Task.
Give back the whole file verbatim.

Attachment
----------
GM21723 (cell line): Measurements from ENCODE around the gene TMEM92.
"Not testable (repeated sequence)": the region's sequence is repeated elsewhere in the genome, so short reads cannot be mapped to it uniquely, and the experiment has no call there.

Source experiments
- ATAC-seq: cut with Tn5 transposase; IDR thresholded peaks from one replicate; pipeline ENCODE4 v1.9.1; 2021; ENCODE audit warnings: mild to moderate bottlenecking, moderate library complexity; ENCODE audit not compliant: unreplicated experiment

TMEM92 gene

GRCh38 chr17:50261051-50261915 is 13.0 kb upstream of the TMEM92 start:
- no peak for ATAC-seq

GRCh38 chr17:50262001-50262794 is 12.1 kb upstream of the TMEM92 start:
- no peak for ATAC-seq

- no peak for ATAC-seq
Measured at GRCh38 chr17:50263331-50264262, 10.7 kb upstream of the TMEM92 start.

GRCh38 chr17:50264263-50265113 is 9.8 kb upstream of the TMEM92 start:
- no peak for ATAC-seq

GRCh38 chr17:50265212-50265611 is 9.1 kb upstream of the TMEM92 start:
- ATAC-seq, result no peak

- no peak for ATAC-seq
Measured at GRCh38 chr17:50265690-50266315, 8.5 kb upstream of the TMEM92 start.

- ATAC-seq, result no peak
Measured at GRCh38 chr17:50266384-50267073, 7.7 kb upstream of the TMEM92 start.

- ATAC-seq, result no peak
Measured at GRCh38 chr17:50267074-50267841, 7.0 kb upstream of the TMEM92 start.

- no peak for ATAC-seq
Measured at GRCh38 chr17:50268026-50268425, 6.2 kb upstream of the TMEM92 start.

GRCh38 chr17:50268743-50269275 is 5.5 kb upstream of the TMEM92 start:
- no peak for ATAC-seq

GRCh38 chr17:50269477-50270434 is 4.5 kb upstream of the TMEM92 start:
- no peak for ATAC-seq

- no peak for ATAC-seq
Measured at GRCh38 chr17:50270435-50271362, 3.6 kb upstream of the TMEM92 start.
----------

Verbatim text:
GM21723 (cell line): Measurements from ENCODE around the gene TMEM92.
"Not testable (repeated sequence)": the region's sequence is repeated elsewhere in the genome, so short reads cannot be mapped to it uniquely, and the experiment has no call there.

Source experiments
- ATAC-seq: cut with Tn5 transposase; IDR thresholded peaks from one replicate; pipeline ENCODE4 v1.9.1; 2021; ENCODE audit warnings: mild to moderate bottlenecking, moderate library complexity; ENCODE audit not compliant: unreplicated experiment

TMEM92 gene

GRCh38 chr17:50261051-50261915 is 13.0 kb upstream of the TMEM92 start:
- no peak for ATAC-seq

GRCh38 chr17:50262001-50262794 is 12.1 kb upstream of the TMEM92 start:
- no peak for ATAC-seq

- no peak for ATAC-seq
Measured at GRCh38 chr17:50263331-50264262, 10.7 kb upstream of the TMEM92 start.

GRCh38 chr17:50264263-50265113 is 9.8 kb upstream of the TMEM92 start:
- no peak for ATAC-seq

GRCh38 chr17:50265212-50265611 is 9.1 kb upstream of the TMEM92 start:
- ATAC-seq, result no peak

- no peak for ATAC-seq
Measured at GRCh38 chr17:50265690-50266315, 8.5 kb upstream of the TMEM92 start.

- ATAC-seq, result no peak
Measured at GRCh38 chr17:50266384-50267073, 7.7 kb upstream of the TMEM92 start.

- ATAC-seq, result no peak
Measured at GRCh38 chr17:50267074-50267841, 7.0 kb upstream of the TMEM92 start.

- no peak for ATAC-seq
Measured at GRCh38 chr17:50268026-50268425, 6.2 kb upstream of the TMEM92 start.

GRCh38 chr17:50268743-50269275 is 5.5 kb upstream of the TMEM92 start:
- no peak for ATAC-seq

GRCh38 chr17:50269477-50270434 is 4.5 kb upstream of the TMEM92 start:
- no peak for ATAC-seq

- no peak for ATAC-seq
Measured at GRCh38 chr17:50270435-50271362, 3.6 kb upstream of the TMEM92 start.